Generally, she added, dysphagia patients are “super, super motivated.” She added, “They want to eat. They want the symptom to go away. And they work hard.”
Explore This IssueNovember 2013
A third case involved an 80-year-old woman three weeks after the excision of an inflammatory cystic neck mass. The internal jugular vein was sacrificed, but the recurrent laryngeal nerve was spared. Since the surgery, she had been hoarse with swallowing problems. An exam showed that the patient was suffering from left vocal fold immobility and was aspirating liquids.
Dr. Lintzenich asked whether the timing of intervention is affected by the presence of dysphagia in a patient with vocal fold paralysis, when recovery is expected. Dr. Merati answered with an emphatic “Yes.” “If you have a vocal fold paralysis without dysphagia, the urgency is different,” he said. “Aspiration and vocal paralysis is urgent. This is a typical inpatient consult. The reason to act today is their aspiration, not because of their voice.”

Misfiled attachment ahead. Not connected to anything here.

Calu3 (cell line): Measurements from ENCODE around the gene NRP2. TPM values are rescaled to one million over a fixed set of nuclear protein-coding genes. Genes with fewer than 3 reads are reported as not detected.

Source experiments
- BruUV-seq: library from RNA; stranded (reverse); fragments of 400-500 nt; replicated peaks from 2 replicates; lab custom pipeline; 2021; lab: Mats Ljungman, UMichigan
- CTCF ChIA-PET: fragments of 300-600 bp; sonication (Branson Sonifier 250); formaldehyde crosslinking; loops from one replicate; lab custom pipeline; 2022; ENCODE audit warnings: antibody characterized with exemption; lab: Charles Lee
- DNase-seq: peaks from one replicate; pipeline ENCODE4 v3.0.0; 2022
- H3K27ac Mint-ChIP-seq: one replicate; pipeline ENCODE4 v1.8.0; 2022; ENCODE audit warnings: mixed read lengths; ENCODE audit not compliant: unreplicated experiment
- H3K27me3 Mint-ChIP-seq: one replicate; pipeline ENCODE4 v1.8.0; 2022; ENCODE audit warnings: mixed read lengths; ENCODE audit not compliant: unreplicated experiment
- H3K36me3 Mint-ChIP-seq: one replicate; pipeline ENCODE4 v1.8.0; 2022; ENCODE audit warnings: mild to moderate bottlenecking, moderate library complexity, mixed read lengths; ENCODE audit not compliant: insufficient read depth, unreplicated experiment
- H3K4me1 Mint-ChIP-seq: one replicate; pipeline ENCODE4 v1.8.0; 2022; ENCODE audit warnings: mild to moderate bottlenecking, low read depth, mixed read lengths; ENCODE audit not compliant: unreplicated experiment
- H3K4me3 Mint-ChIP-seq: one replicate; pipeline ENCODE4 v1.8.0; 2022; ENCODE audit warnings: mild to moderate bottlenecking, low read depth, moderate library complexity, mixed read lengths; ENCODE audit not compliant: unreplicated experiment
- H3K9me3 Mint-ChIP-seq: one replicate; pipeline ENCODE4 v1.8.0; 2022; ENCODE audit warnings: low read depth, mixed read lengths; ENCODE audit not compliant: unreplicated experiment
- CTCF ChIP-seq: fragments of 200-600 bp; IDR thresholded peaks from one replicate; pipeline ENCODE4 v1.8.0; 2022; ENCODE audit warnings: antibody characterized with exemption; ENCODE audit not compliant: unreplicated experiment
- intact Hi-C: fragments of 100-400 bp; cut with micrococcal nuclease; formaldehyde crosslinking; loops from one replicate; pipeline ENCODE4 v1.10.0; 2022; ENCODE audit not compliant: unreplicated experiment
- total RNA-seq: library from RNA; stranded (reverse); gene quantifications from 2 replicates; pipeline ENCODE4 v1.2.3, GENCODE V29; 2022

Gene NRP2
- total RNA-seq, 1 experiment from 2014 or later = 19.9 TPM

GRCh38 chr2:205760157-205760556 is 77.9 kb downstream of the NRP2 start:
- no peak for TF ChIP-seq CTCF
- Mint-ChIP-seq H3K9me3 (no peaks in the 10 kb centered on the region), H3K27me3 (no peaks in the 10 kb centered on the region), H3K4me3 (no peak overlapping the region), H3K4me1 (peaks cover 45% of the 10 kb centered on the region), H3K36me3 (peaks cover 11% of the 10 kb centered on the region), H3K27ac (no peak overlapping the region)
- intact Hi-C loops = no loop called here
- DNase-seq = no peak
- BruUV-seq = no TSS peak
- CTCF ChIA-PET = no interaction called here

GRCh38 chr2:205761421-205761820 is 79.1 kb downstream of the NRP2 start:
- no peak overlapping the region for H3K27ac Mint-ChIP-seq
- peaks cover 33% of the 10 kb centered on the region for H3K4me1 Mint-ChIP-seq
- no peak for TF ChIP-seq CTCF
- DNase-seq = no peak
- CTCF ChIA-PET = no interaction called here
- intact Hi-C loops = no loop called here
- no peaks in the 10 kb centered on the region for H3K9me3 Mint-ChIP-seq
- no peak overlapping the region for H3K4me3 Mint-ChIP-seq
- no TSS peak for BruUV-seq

Dr. Postma noted the high mortality rate among elderly patients who get aspiration pneumonia.
The panelists agreed that, in this case, laryngoplasty was in order, but Dr. Postma said dysphagia results might be lacking. “You’ll improve their voice without question; you’ll improve their cough, usually dramatically,” he said. “The results, as far as [the] dysphagia itself, are not outstanding…. I tell my patients it’s a coin flip.”
Assessing swallowing requires an objective evaluation because patients will likely say they are swallowing better when they’re feeling better overall due to other improvements.
Dr. Amin said direct improvement of aspiration might not be the goal. “The goal may actually be to improve their cough, so that what they do aspirate they can eject back out again,” he said. “And that, I think, I can reasonably promise them.”